Jazz in Azerbaijan
November 10, 2009 4:53 PM   Subscribe

Jazz in Azerbaijan

Before the turn of the 19th century, Baku Azerbaijan was already known for its oil. Europeans gravitated to this city on the shores of the Caspian, and together with local entrepreneurs, they succeeded in producing more than 51 percent of the world's supply of oil.

At about the same time, America was giving birth to a new musical form-jazz. This mesmerizing new sound which originated in the restaurants and back alleys of New Orleans and Chicago drew upon many different cultural traditions, including African rhythms, Asian improvisations and abstract thinking, European classical music and even symbols borrowed from Native American tribes.

Soon afterward, this new musical synthesis found its way to other cities all over the world, including Baku. Newspaper archives indicate that bands were performing jazz in Baku restaurants. It's very possible that Robert Nobel and his brothers, Ludwig and Alfred, listened to jazz in Baku.
posted by netbros (13 comments total) 22 users marked this as a favorite
My apologies. Make that 20th century.
posted by netbros at 4:57 PM on November 10, 2009

What a super cool post. Love this music, did not know it existed before reading the post and tracking its links.
posted by bearwife at 5:04 PM on November 10, 2009

This is a seriously quirky story.
posted by bigbluepig at 5:10 PM on November 10, 2009

This is a brilliant resource, and some utterly fantastic music. I now see where virtually all of the inspiration for Farmers Market's album Surfin' USSR comes from. To hell and Baku!
posted by Dysk at 5:39 PM on November 10, 2009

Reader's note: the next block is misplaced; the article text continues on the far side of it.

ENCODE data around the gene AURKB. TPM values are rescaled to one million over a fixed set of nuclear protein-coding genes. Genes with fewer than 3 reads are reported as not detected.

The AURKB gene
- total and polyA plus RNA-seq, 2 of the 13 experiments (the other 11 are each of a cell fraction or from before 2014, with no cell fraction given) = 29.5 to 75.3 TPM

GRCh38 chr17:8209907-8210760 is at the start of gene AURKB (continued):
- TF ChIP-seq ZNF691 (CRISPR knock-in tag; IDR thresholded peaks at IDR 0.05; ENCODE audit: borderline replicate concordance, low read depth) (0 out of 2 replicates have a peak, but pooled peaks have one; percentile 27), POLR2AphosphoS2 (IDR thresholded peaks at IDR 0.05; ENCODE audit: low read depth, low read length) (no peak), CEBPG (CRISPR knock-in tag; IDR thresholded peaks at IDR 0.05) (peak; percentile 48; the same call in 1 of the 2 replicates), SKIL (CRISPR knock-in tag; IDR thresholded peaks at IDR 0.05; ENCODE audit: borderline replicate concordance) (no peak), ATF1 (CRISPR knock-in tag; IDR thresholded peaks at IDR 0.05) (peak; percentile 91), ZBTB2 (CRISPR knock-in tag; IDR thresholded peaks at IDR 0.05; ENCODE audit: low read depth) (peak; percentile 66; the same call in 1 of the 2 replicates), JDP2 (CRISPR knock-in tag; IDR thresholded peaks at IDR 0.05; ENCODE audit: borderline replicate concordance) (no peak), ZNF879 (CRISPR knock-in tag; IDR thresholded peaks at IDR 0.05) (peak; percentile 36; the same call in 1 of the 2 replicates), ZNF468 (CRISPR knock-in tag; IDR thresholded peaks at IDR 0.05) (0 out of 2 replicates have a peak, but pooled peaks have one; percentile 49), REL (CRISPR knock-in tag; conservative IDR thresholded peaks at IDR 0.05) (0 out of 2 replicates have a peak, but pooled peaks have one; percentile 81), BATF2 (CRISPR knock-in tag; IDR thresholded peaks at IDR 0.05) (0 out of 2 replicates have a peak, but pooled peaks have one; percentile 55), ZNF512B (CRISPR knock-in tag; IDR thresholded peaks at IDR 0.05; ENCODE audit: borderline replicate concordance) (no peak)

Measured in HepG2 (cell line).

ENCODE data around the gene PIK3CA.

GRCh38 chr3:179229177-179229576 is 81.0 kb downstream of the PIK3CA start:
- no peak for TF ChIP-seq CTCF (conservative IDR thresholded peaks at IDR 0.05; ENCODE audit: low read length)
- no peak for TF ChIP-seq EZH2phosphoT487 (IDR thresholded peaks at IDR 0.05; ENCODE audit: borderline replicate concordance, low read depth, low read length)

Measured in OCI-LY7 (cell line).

wow, it sounds great! Thanks for this post.
I'm having trouble playing the radio though. Does anyone have any hints on why this might be? Im on a Mac, 10.4.
posted by dhruva at 6:08 PM on November 10, 2009

Ah never mind, the stream apparently only works with Windows Media Player 9.
posted by dhruva at 6:16 PM on November 10, 2009

Awesome post.
posted by mediareport at 7:01 PM on November 10, 2009

Ah Jazzerbaijan.

Next to Tatumestan?

Cool post.
posted by sien at 7:05 PM on November 10, 2009

Azerbaijan Hammer.
Afghanistan Getz.
Hungary Bartz.

OK, I got nuthin...
posted by flapjax at midnite at 8:05 PM on November 10, 2009

This is a seriously quirky story.

All due respect, there's really nothing quirky about it at all. Via records and film, American popular music (including jazz) spread throughout the world very quickly, rapidly finding its way into local music cultures all around the globe. China* and Japan**, for example, were both very eager consumers of early jazz, and musicians in those countries very quickly absorbed the style and made it something of their own.

*"In 1935, Du Yu Sheng, the notorious overlord of Shanghai's ominous "Green Gang" ordered into creation the first all-Chinese jazz group, called "The Clear Wind Dance Band", to perform at the Yangtze River Hotel Dance Hall. Critics called this music ‘pornographic,’ but the band played on just the same."

**"The "Americanness" and mass appeal of early jazz as dance music gave reason for concern among the conservative Japanese elite, and in 1927 Osaka municipal officials issued ordinances that forced the dance halls to close. A large number of young musicians switched to the jazz scene in Tokyo, where some found employment in the house jazz orchestras of the major recording companies.[4] In the 1930s, popular song composers Ryoichi Hattori and Koichi Sugii tried to overcome jazz music’s controversial qualities by creating a distinctively Japanese kind of jazz music.

posted by flapjax at midnite at 8:20 PM on November 10, 2009 [4 favorites]

Yes! The Jazz scene in Baku is vibrant, but too little of it is on the web...
For starters, here's a young Azeri jazz singer - Ulviyya Rahimova who I could only find on YouTube in this improv with the Georgian, Nino Katamadze.
posted by ruelle at 1:37 AM on November 11, 2009

Terrific post—two equally interesting, clearly related links, well presented—my hat is off! (And Baku was in fact known for its oil before the turn of the 19th century, so no need to apologize, though the author of the article may have meant the 20th.)
posted by languagehat at 6:22 AM on November 11, 2009

I just wanted to note that uttering the phrase "Azerbaijani bebop" is both a sort of performance and also the source of sheer pleasure. Also: great post.
posted by Halloween Jack at 10:34 AM on November 11, 2009

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